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Sep 24, 2008 07:43 AM

The Toasted Pheasant (Tampa)

I attended a birthday dinner at The Toasted Pheasant on Dale Mabry recently. It is a French bistro-style place. I had never been there. The birthday girl selected the restaurant.

I was impressed with most of the food. I arrived early and started with an individual pizza at one of the tables in the covered outdoor area. It was an anchovy, black olive, goat cheese and mozzarella (I think) pizza with a nice, super-thin crust and plenty of toppings. The problem with anchovies on a pizza is that they can often dominate all other flavors in a pizza. Happily, this was nicely balanced. I gave my girlfriend a slice (not an anchovy lover) and she could not even identify the flavor as anchovy, although she thought it was tasty. That's a good pizza! There are a lot more appetizer pizza selections with more mainstream ingredients. Some of the other people in our party ordered them later and said that they were equally good.

When the rest of our group arrived, we moved inside. I ordered the onion soup, which was intensely onion-flavored, a bit sweet, and not excessively salty, a problem, I find, with many onion soups. The soup came topped with a piece of toasted bread with gruyere (I think) cheese. It was not floating in the soup and easily lifted off the soup. The toasted bread with cheese was filling and a bit bland, which contrasted nicely with the intensive onion flavor of the soup.

The next course was a duck liver pate and a chicken meat/liver pate with ground pistachio nuts. The duck liver pate was not very "livery" tasting and had more a bologna texture. It was really the only thing I had which I thought needed work. It was just too bland. The chicken meat/liver pate was delightfully moist and flavorful. The pates came with buttered, toasted bread points, olives (I think) and cornichons. I understand that they make the bread there on the premises. It was crunchy and delightful.

I also had the duck confit, which tasted appropriately ducky.

Service was extremely attentive. Appetizers ran about $5 to $12, as I vaguely recall. Entrees ran about $15 to $22, with a salad included. I hope this place gets more support or that I just visited them on a rare slow (Tuesday) night because there were only three or four tables occupied the entire night. If places like this don't get more support, they are going to disappear and we will be left to the tender mercies of the chains. This is a great place to get delicious French food at a relatively low price. I recommend it.

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  1. Thanks for the review! I have been wanting to try Toasted Pheasant as I have seen good reviews but really wanted to see what a fellow chowhounder thought.

    1. The original comment has been removed
      1. Sometimes the 'Frencher' the restaurant the tinier the portions...
        I can't afford to pay $15.00+ for an item and recieve an edible decoration in the middle of a plate... It's the Jersey in me I guess... Plus I'm a good enough cook myself...

        Nobody mentioned portion size (or if they did I missed it) so I felt I had'ta...

        How's this place as far as that goes?

        1 Reply
        1. re: Mild Bill

          I agree with you, Mild Bill, and I can't really address your question because all I ordered were appetizers, I think. So the question on the size of portions for a normal meal is still open, I guess. I was full when I left, but I ordered food in a non-traditonal manner.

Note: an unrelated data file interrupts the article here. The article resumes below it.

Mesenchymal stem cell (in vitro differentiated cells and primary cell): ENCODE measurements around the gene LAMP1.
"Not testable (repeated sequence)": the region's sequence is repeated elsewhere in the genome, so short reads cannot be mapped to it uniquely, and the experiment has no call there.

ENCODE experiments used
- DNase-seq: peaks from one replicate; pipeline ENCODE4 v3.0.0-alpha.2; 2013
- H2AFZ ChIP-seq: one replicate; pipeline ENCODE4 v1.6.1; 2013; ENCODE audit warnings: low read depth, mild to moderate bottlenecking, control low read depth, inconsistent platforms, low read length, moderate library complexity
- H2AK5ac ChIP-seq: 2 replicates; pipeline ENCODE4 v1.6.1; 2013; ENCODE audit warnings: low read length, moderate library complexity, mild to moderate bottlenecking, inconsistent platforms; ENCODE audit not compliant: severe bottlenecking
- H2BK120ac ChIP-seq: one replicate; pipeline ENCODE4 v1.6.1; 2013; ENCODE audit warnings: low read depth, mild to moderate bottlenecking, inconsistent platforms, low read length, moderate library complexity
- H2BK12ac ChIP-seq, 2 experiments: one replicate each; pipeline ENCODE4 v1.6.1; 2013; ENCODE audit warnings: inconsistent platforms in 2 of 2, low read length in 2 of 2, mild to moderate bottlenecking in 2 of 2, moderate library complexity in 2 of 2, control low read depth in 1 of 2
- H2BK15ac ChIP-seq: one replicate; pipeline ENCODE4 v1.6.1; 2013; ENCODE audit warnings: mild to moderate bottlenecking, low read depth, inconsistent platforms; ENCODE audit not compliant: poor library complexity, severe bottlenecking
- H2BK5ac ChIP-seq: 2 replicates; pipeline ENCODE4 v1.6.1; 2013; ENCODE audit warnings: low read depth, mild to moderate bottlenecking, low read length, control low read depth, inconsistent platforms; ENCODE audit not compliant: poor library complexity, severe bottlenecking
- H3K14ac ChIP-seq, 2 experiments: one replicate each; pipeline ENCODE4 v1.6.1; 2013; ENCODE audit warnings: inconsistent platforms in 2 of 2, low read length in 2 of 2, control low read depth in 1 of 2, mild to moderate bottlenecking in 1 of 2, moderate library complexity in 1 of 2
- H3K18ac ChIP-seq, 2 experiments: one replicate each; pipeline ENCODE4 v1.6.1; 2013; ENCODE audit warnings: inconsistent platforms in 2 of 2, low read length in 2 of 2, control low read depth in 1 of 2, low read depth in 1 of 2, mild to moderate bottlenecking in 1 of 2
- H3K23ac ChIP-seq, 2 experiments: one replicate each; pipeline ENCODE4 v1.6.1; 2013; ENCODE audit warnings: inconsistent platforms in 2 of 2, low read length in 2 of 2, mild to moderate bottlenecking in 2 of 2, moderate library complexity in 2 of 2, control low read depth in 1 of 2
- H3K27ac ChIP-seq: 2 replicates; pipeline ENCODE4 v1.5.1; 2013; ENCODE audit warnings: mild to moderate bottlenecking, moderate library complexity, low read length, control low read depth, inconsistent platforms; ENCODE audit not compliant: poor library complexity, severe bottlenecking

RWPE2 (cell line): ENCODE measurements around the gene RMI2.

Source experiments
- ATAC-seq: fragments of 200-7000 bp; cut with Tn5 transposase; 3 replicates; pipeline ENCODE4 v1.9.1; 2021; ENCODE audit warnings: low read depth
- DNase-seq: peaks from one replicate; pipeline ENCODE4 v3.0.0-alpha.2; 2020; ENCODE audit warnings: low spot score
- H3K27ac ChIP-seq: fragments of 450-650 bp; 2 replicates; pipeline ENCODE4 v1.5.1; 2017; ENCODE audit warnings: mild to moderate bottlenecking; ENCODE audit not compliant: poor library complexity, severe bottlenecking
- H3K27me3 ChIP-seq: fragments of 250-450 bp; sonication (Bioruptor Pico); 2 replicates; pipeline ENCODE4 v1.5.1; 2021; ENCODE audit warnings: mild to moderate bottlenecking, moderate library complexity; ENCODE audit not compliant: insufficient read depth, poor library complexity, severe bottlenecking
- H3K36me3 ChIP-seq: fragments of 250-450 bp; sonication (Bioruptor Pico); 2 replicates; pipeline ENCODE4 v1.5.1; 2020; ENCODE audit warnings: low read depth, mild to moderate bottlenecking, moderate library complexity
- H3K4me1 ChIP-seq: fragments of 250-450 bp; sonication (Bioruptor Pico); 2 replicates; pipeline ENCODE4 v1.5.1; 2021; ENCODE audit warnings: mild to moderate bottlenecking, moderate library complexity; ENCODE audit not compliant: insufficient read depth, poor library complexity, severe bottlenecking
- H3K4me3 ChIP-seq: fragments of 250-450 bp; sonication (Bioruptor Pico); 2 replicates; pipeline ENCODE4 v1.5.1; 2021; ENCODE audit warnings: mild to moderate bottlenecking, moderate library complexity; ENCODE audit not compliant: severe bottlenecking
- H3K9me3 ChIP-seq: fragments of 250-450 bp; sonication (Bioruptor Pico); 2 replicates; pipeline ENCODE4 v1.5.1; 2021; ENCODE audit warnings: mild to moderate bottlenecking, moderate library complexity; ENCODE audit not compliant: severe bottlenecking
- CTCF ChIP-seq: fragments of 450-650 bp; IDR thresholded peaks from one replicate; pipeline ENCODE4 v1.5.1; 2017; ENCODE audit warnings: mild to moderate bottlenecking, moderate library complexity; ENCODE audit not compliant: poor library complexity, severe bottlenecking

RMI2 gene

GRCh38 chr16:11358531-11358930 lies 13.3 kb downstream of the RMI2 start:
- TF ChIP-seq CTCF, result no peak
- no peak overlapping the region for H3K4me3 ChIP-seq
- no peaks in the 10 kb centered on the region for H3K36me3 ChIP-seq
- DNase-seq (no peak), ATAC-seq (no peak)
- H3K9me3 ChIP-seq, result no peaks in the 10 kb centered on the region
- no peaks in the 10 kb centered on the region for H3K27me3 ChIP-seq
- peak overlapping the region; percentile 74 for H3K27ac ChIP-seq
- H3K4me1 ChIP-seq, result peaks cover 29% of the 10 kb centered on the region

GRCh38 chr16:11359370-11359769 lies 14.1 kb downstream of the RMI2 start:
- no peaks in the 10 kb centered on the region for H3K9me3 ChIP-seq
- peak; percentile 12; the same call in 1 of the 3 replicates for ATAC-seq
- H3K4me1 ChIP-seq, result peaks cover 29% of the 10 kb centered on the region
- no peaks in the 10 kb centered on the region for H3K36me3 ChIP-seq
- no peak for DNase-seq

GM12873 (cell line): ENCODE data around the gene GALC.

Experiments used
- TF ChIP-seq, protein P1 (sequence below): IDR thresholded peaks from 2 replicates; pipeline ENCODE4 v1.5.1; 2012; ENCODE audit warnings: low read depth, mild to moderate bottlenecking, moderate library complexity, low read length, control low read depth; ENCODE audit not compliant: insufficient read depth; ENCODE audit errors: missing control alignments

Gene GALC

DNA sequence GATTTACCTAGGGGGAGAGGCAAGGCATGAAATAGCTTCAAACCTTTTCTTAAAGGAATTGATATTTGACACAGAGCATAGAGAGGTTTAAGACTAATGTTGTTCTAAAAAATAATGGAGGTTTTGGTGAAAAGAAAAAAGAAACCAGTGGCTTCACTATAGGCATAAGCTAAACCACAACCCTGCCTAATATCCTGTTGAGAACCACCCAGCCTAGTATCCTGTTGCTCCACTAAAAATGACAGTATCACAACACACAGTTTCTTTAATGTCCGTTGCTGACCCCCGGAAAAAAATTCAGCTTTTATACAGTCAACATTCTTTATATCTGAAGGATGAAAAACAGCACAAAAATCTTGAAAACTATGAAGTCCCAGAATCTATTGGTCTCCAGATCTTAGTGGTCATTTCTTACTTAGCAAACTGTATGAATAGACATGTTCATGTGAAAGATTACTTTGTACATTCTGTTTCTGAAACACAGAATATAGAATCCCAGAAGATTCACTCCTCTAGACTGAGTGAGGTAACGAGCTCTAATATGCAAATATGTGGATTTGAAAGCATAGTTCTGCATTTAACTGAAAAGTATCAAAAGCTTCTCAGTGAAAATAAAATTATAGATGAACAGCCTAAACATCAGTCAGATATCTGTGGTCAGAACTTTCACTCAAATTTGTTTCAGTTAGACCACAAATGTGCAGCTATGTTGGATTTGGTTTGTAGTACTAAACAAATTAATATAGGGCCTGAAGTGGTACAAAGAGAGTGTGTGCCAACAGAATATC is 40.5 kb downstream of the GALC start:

2. Perhaps I am being picky but I really get my feathers into a fluff when reading the menus of so called French restaurants and find French language spelling mistakes---at the moment “The Toasted Pheasant on Dale Mabry”. It claims to be “a French bistro-style place”.
          Examples: “Emmentale” on the menu should be “Emmental” ---“Steak Frite” should be “Steak-Frites” --- In one instance they use “sautéed” and in another instance “sauteed

          2 Replies
          1. re: patken

            Well, fractured French wouldn't cause me to avoid the restaurant. I'm more interested in how the food tasted (which was good!) However, I do admit to some amusement when I see in many restaurants (not at "The Toasted Pheasant", necessarily) with the Franglish term "with au jus", which means "with with juice." Or how about a single item on a comination plate in a Mexican restaurant being referred to as a 'tamale"? The singular is "tamal" and the plural is "tamales", as in "un tamal" and "dos tamales."

            1. re: gfr1111

              The owners from London, and he's a very good cook. Used to have Le Bouchon in Belle Aire near the beach, in Pinellas County. I too agree that spelling has nothing to do with the quality of food, and you will be happy with the food in TP.

          2. Four of us had a fine dinner at The Toasted Pheasant last night. What a great little place! Nice setting (despite the strip-mall location), excellent service, very good food, and very reasonable prices. We had the Florida red snapper (sautéed in spinach with lemon-herb oil), Land and Sea (roasted quail stuffed with pine nuts paired with grilled shrimp), "toasted pheasant" with wild mushrooms paired with beef medallions in Madeira glaze, and lamb shank with rosemary, all accompanied by a bottle of 2006 Renwood viognier. The highlights were the birds - delightfully flavorful and miles away from the "tastes like chicken" syndrome of too many game birds. For dessert we did mixed berry crêpes and crème brûlée. The entire bill for four people, including the wine and two desserts, was just over $100! You can even get a $25 discount for weekday dinners with a coupon. Highly recommended. Address: 14445 N. Dale Mabry, Tampa. Phone 813-256-6700. Web site:

            1 Reply